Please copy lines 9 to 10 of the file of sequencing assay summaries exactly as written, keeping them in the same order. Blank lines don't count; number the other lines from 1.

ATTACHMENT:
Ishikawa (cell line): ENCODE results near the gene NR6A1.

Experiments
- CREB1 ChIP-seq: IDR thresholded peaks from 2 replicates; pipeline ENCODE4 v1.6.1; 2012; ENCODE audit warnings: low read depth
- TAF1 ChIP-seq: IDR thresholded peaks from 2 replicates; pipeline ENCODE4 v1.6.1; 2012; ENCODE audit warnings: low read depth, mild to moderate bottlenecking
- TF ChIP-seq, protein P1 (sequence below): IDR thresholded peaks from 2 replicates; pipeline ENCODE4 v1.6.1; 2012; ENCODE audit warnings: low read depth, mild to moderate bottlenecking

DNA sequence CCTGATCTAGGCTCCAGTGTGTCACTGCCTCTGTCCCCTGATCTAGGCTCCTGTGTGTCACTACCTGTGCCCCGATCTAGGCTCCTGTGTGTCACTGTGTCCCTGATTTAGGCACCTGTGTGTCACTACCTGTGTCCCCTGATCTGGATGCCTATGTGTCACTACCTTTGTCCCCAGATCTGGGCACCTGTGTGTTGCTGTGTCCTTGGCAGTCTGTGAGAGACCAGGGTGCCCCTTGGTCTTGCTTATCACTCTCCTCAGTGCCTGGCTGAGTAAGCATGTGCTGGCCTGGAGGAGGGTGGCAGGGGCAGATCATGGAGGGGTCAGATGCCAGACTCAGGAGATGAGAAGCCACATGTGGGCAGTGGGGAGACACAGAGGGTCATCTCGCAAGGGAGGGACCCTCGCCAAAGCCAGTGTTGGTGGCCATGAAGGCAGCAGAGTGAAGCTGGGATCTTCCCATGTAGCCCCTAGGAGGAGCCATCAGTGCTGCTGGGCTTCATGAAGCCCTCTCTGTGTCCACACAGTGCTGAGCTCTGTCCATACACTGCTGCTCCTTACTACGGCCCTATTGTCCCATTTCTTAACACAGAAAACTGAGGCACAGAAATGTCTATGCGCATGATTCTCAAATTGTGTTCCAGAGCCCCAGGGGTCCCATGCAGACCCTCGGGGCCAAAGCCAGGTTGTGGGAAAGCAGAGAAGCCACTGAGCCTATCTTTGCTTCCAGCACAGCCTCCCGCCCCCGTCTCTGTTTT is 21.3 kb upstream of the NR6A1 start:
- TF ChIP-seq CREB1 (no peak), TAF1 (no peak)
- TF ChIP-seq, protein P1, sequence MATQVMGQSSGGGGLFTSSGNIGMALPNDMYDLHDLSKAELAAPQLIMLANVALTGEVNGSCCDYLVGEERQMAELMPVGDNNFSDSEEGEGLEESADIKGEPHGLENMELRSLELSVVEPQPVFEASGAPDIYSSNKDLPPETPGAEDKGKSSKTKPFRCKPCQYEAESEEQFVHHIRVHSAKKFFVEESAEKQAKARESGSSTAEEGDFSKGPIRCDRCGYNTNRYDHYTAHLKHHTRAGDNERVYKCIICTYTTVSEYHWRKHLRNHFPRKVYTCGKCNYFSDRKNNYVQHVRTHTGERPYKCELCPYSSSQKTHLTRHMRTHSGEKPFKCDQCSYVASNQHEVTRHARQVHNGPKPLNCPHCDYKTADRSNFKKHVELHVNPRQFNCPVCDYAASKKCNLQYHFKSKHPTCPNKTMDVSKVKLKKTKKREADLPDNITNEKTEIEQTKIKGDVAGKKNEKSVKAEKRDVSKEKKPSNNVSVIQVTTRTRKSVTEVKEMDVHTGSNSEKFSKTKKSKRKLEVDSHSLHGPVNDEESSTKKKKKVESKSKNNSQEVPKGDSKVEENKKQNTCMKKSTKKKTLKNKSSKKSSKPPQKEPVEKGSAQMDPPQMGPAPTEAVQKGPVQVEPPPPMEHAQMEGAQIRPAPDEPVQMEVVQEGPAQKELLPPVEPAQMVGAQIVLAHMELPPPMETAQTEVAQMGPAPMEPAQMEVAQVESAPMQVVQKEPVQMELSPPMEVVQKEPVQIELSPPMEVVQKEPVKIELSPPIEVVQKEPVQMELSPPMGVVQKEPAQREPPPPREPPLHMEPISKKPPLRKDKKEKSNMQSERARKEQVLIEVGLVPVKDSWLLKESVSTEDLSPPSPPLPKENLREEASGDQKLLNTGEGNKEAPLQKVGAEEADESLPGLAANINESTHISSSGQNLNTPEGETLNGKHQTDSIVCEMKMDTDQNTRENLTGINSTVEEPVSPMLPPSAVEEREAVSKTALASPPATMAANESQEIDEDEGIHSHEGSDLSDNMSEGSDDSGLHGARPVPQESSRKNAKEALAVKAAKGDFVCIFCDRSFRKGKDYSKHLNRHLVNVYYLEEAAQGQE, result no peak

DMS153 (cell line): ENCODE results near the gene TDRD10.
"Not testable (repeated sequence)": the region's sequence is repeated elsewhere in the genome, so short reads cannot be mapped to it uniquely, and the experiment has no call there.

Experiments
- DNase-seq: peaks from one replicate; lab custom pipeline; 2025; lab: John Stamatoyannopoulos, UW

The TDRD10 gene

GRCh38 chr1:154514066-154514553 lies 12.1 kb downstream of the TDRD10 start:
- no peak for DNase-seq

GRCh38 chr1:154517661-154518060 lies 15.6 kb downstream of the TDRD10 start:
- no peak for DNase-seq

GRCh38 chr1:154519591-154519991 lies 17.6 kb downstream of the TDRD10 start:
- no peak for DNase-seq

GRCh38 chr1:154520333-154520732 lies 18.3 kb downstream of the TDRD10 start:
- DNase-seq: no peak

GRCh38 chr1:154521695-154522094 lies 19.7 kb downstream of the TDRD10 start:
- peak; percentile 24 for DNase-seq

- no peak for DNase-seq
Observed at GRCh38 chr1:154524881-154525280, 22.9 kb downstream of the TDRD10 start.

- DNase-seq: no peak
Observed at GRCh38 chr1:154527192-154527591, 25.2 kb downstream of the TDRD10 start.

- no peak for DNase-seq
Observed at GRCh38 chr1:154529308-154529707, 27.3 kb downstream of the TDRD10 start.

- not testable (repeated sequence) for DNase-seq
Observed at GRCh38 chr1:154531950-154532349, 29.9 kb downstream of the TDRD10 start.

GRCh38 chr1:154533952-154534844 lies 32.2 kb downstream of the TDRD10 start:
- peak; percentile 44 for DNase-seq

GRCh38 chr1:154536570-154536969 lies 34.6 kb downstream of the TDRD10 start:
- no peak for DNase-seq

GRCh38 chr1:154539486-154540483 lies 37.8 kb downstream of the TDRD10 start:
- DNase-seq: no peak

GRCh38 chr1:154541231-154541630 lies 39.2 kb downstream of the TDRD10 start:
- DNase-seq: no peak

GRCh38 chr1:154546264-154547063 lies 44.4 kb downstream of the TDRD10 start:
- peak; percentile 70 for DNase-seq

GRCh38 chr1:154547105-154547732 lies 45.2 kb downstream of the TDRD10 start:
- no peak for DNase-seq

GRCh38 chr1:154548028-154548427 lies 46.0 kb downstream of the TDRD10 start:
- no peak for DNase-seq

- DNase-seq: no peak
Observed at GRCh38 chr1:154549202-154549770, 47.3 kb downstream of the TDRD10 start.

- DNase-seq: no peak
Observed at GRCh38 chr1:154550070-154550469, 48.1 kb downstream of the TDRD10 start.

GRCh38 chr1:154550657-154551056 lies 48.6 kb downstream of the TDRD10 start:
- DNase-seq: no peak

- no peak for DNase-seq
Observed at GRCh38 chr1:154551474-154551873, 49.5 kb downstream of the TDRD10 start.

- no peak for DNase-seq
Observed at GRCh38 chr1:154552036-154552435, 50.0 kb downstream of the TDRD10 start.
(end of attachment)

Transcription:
DMS153 (cell line): ENCODE results near the gene TDRD10.
"Not testable (repeated sequence)": the region's sequence is repeated elsewhere in the genome, so short reads cannot be mapped to it uniquely, and the experiment has no call there.